12. #11
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    Default Re: Ignorant of top bars - isn't there northern limit at which it is a good idea?

    I'm in zone 4 with an apiary at an altitude of 7,700 ft. I keep only top bars in my apiary and they do fine. In my mind, winter survival is more about the bees than the box that they are in. I think top bars have gotten a bad rap from winter survival due to bad package bees and queens from Costa Rica. As an example, genetics for winter survival will allow the bees to chew a hole through the middle of the comb in a horizontal hive so that the bees can pass as a cluster horizontally rather than passing the cold edges of the comb to move to new food stores. Going through my apiary now, my feral swarms have closed off over 1/2 of their entrances while my package bees are still trying to figure out how to do it themselves. For Lang equipment entrance closing and heavy propolis might be bad, but for my top bars this is a good sign. While I can't prove it, I think that horizontal hives can maintain heat better than a vertical hive after having looked at both with a borrowed thermal scope during winter (mainly when the bees are in the lower box of a 2 deep set, otherwise they look very similar). I also insulate my hives with blue board, a wool blanket, straw, and a piece of canvas tarp. I figure for $20 per hive, I get an extra gallon of honey per hive per year, but I'm a hobbyist with 10 hives in 3 apiaries and don't have to worry about 1,000 hives and out yards far away.

  13. #12
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    Default Re: Ignorant of top bars - isn't there northern limit at which it is a good idea?

    Quote Originally Posted by CindyinSD View Post
    I saw your YouTube link to the Russian hives but couldn’t get it to play beyond the first half minute. It is seldom I can watch a YouTube video. Our satellite internet isn’t as good as advertised. I’m interested in anything you might have to share, but I haven’t quite figured out the vocabulary yet so I might have eye-roll inducing questions...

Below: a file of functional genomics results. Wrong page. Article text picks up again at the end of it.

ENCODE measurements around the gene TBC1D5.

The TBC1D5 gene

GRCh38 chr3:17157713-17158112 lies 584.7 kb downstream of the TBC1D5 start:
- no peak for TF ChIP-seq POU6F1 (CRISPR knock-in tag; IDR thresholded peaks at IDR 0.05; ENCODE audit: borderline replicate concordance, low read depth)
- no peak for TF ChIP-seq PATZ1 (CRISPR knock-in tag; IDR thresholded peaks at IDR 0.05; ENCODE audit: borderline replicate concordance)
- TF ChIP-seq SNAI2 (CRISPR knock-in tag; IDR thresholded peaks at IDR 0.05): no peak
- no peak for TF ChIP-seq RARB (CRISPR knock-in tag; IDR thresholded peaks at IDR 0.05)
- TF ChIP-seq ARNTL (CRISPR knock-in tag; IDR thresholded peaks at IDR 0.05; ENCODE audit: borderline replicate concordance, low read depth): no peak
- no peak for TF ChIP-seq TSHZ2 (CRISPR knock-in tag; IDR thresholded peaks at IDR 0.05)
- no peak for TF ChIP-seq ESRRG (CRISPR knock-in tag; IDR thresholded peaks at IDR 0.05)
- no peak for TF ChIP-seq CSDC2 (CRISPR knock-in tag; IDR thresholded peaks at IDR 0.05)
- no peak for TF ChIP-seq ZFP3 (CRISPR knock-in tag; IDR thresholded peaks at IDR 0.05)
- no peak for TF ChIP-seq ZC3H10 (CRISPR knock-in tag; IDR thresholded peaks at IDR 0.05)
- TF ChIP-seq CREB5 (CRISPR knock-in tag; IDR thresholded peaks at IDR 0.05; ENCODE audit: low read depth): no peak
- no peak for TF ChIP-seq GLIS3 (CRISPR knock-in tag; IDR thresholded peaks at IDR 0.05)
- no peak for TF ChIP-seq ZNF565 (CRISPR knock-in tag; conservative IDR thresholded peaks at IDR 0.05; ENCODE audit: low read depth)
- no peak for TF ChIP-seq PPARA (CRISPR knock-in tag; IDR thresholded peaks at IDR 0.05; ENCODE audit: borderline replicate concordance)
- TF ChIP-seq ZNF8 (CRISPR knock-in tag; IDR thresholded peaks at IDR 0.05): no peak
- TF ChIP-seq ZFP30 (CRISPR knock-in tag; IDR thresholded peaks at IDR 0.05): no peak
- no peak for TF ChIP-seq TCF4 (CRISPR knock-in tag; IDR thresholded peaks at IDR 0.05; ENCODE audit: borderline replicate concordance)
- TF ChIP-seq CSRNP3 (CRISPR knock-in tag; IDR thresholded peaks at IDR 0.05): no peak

Cindy, I posted a link to "horizontalhive.com" under your "welcome" post.
    Study that first.
    It gives a good prospective.
    That is a lot of info to digest for a new beek.

    Then I posted a lot of my own comments on the BS.
    Look for them in this exact sub-forum - "Top Bar & Horizontal Hive Forum".

    IF the mobility is not required, I would recommend the deep horizontal long hives - hands down.
    IF not for my own mobility needs, I would just do these and not spend the time worrying of any other designs.
    Personally, I live on 0.25 acre suburban property with many limitations; have to run multiple yards/multiple hives, and have to be able to move my bees at any time for any reason.
    Unfortunately, can not be fully invested in the long hives (which would be ideal as for me).
    Former "smoker boy". Classic, square 12 frame Dadants >> Long hive/Short frame/chemical-free experimentations.

  14. #13
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    Default Re: Ignorant of top bars - isn't there northern limit at which it is a good idea?

    Quote Originally Posted by yruiz View Post
    I'm in zone 4 with an apiary at an altitude of 7,700 ft. I keep only top bars in my apiary and they do fine. In my mind, winter survival is more about the bees than the box that they are in. I think top bars have gotten a bad rap from winter survival due to bad package bees and queens from Costa Rica. As an example, genetics for winter survival will allow the bees to chew a hole through the middle of the comb in a horizontal hive so that the bees can pass as a cluster horizontally rather than passing the cold edges of the comb to move to new food stores. Going through my apiary now, my feral swarms have closed off over 1/2 of their entrances while my package bees are still trying to figure out how to do it themselves. For Lang equipment entrance closing and heavy propolis might be bad, but for my top bars this is a good sign. While I can't prove it, I think that horizontal hives can maintain heat better than a vertical hive after having looked at both with a borrowed thermal scope during winter (mainly when the bees are in the lower box of a 2 deep set, otherwise they look very similar). I also insulate my hives with blue board, a wool blanket, straw, and a piece of canvas tarp. I figure for $20 per hive, I get an extra gallon of honey per hive per year, but I'm a hobbyist with 10 hives in 3 apiaries and don't have to worry about 1,000 hives and out yards far away.
    Can you post few pics of your TB hives?

    Speaking of heat retention in horizontal vs. vertical - the Lang hives themselves are not great either (also largely southern setup).
    The Warre-formatted hives are really the best in that department.
    That what you should be comparing to.
    Former "smoker boy". Classic, square 12 frame Dadants >> Long hive/Short frame/chemical-free experimentations.

  15. #14
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    Basalt, CO, USA